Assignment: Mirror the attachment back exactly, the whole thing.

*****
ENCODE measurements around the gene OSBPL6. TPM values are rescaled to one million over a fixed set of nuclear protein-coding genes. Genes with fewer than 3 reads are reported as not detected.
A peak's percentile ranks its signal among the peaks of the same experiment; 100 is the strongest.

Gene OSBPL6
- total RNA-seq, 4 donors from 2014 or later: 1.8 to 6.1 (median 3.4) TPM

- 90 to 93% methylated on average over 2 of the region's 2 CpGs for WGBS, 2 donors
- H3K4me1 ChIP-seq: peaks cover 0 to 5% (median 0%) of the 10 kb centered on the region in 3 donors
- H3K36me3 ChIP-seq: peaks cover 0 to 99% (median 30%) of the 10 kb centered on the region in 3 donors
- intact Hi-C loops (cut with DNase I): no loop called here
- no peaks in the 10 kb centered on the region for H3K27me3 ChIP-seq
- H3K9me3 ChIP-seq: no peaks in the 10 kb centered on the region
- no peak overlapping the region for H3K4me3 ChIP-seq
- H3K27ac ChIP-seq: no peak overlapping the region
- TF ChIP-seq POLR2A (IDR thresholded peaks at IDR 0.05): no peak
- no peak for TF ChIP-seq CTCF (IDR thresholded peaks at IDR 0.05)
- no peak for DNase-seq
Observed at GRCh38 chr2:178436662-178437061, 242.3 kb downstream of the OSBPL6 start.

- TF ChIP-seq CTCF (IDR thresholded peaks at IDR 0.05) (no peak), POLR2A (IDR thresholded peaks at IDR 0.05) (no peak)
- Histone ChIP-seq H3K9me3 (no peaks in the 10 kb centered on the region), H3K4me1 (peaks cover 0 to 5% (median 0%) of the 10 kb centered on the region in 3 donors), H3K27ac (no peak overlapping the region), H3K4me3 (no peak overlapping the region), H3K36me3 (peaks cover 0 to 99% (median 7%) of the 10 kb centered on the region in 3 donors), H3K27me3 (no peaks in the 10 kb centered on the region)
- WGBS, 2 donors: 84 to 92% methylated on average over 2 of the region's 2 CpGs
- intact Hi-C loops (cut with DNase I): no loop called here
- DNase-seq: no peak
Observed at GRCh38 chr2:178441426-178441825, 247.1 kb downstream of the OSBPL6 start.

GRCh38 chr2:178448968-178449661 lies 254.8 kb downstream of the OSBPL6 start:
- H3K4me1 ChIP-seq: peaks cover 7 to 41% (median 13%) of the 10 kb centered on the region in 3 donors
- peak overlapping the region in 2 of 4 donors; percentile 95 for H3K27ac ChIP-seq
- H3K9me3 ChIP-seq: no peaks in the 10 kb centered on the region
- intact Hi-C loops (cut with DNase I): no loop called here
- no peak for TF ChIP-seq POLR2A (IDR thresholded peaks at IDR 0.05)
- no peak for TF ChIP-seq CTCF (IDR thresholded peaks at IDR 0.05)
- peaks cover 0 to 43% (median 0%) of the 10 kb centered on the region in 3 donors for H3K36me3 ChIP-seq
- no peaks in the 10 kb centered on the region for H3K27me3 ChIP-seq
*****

ENCODE measurements around the gene OSBPL6. TPM values are rescaled to one million over a fixed set of nuclear protein-coding genes. Genes with fewer than 3 reads are reported as not detected.
A peak's percentile ranks its signal among the peaks of the same experiment; 100 is the strongest.

Gene OSBPL6
- total RNA-seq, 4 donors from 2014 or later: 1.8 to 6.1 (median 3.4) TPM

- 90 to 93% methylated on average over 2 of the region's 2 CpGs for WGBS, 2 donors
- H3K4me1 ChIP-seq: peaks cover 0 to 5% (median 0%) of the 10 kb centered on the region in 3 donors
- H3K36me3 ChIP-seq: peaks cover 0 to 99% (median 30%) of the 10 kb centered on the region in 3 donors
- intact Hi-C loops (cut with DNase I): no loop called here
- no peaks in the 10 kb centered on the region for H3K27me3 ChIP-seq
- H3K9me3 ChIP-seq: no peaks in the 10 kb centered on the region
- no peak overlapping the region for H3K4me3 ChIP-seq
- H3K27ac ChIP-seq: no peak overlapping the region
- TF ChIP-seq POLR2A (IDR thresholded peaks at IDR 0.05): no peak
- no peak for TF ChIP-seq CTCF (IDR thresholded peaks at IDR 0.05)
- no peak for DNase-seq
Observed at GRCh38 chr2:178436662-178437061, 242.3 kb downstream of the OSBPL6 start.

- TF ChIP-seq CTCF (IDR thresholded peaks at IDR 0.05) (no peak), POLR2A (IDR thresholded peaks at IDR 0.05) (no peak)
- Histone ChIP-seq H3K9me3 (no peaks in the 10 kb centered on the region), H3K4me1 (peaks cover 0 to 5% (median 0%) of the 10 kb centered on the region in 3 donors), H3K27ac (no peak overlapping the region), H3K4me3 (no peak overlapping the region), H3K36me3 (peaks cover 0 to 99% (median 7%) of the 10 kb centered on the region in 3 donors), H3K27me3 (no peaks in the 10 kb centered on the region)
- WGBS, 2 donors: 84 to 92% methylated on average over 2 of the region's 2 CpGs
- intact Hi-C loops (cut with DNase I): no loop called here
- DNase-seq: no peak
Observed at GRCh38 chr2:178441426-178441825, 247.1 kb downstream of the OSBPL6 start.

GRCh38 chr2:178448968-178449661 lies 254.8 kb downstream of the OSBPL6 start:
- H3K4me1 ChIP-seq: peaks cover 7 to 41% (median 13%) of the 10 kb centered on the region in 3 donors
- peak overlapping the region in 2 of 4 donors; percentile 95 for H3K27ac ChIP-seq
- H3K9me3 ChIP-seq: no peaks in the 10 kb centered on the region
- intact Hi-C loops (cut with DNase I): no loop called here
- no peak for TF ChIP-seq POLR2A (IDR thresholded peaks at IDR 0.05)
- no peak for TF ChIP-seq CTCF (IDR thresholded peaks at IDR 0.05)
- peaks cover 0 to 43% (median 0%) of the 10 kb centered on the region in 3 donors for H3K36me3 ChIP-seq
- no peaks in the 10 kb centered on the region for H3K27me3 ChIP-seq